Tactically, many political advertisements on social media rely on microtargeting – a strategy used to reach a specific group of users based on their geographical location or personal interests. Social media companies have taken a range of approaches when it comes to the moderation of ad targeting. For example, Facebook uses a robust classification system to categorize users’ preferences, including political leanings. On the other hand, Google said in 2019 it would restrict how political candidates can microtarget users with ads based on political attributes.
When asked about the acceptability of social media companies using data about their users’ online activities to show them ads from political campaigns, roughly three-quarters of Americans (77%) say this practice is not very or not at all acceptable. Some 53% say this targeting is not acceptable at all. About a fifth (22%) find targeting somewhat or very acceptable, with a small share (4%) saying this is very acceptable.
There are not major differences between partisans on this issue. At the same time, there are differences in these attitudes by race and ethnicity. The vast majority of White adults (82%) find social media companies using data about their users’ online activities to target them with ads from political campaigns to be not very or not at all acceptable, compared with smaller shares – though still majorities – of Black, Hispanic and Asian Americans.
Views of the acceptability of this practice also vary by age. Those 65 and older (87%) are more likely than younger Americans to find this kind of ad targeting not very or not acceptable at all, though seven-in-ten or more of those in younger groups also hold this view.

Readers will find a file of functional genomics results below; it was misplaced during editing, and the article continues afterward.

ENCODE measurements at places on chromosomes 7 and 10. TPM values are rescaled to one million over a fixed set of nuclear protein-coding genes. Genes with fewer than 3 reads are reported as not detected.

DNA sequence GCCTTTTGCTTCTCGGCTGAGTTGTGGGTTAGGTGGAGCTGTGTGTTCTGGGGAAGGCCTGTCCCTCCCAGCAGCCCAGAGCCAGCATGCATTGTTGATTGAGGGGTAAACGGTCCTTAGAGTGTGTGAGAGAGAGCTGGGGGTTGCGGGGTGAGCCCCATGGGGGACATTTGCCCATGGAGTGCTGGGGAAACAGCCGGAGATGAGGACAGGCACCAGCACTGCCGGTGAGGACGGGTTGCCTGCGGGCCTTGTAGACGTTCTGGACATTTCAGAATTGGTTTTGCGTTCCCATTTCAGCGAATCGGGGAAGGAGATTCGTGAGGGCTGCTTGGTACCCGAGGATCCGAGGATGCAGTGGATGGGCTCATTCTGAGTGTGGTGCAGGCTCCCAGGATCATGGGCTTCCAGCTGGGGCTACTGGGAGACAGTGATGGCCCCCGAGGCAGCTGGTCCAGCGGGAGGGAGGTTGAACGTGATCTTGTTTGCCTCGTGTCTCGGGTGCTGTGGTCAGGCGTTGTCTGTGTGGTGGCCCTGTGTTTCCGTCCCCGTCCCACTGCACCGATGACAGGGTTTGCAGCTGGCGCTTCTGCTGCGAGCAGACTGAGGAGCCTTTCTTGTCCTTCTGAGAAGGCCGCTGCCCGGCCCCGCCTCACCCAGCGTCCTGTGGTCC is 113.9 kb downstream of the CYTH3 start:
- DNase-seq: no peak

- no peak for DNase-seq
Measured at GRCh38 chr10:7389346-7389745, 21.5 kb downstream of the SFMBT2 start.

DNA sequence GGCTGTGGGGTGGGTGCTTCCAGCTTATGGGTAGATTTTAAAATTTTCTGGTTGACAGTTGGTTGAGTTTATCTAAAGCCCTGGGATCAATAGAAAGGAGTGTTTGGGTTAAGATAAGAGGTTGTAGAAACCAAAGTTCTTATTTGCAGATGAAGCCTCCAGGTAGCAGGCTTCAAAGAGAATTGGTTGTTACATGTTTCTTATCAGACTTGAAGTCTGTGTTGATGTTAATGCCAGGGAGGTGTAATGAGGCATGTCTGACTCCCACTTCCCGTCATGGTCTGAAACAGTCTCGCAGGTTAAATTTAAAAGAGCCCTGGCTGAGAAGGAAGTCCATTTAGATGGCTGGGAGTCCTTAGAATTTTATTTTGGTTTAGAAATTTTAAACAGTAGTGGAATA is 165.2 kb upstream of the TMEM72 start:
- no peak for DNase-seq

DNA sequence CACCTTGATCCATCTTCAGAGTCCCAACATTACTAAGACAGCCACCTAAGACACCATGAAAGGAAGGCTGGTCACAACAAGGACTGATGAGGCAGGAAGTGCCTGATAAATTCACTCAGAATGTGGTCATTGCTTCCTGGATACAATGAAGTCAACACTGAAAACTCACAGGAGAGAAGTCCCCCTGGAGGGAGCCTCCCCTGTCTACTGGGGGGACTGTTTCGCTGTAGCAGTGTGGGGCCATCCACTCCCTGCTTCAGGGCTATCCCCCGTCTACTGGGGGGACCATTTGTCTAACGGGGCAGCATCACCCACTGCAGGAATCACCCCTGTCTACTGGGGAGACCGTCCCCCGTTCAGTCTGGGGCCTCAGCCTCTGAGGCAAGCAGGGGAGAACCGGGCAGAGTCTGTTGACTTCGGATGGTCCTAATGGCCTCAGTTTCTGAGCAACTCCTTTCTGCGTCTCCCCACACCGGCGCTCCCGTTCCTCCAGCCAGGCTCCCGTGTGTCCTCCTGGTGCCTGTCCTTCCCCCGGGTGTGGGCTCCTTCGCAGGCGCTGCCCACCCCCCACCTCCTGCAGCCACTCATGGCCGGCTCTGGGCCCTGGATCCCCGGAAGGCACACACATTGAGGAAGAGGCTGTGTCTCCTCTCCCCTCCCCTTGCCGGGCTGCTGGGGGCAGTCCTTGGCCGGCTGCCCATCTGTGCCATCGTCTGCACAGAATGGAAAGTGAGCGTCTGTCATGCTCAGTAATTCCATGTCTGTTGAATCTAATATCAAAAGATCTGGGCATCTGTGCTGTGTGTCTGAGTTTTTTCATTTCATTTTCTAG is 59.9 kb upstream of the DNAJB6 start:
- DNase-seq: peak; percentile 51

This public resistance to political ad targeting is not new. These findings line up with a 2018 Center survey that found that roughly six-in-ten U.S. social media users (62%) found it unacceptable for social media sites to use data about them and their online activities to show messages from political campaigns. And the results in the current survey tie to more recent research showing the public is concerned about the interplay of major tech companies and politics. For instance, most Americans think social media sites censor political viewpoints, and few U.S. adults say they are very or somewhat confident in tech companies to prevent misuse of their platforms in the 2020 election.
Note: This is part of a series of blog posts leading up to the 2020 presidential election that explores the role of social media in politics today. Here are the questions used for this report, along with responses, and its methodology.
Other posts in this series: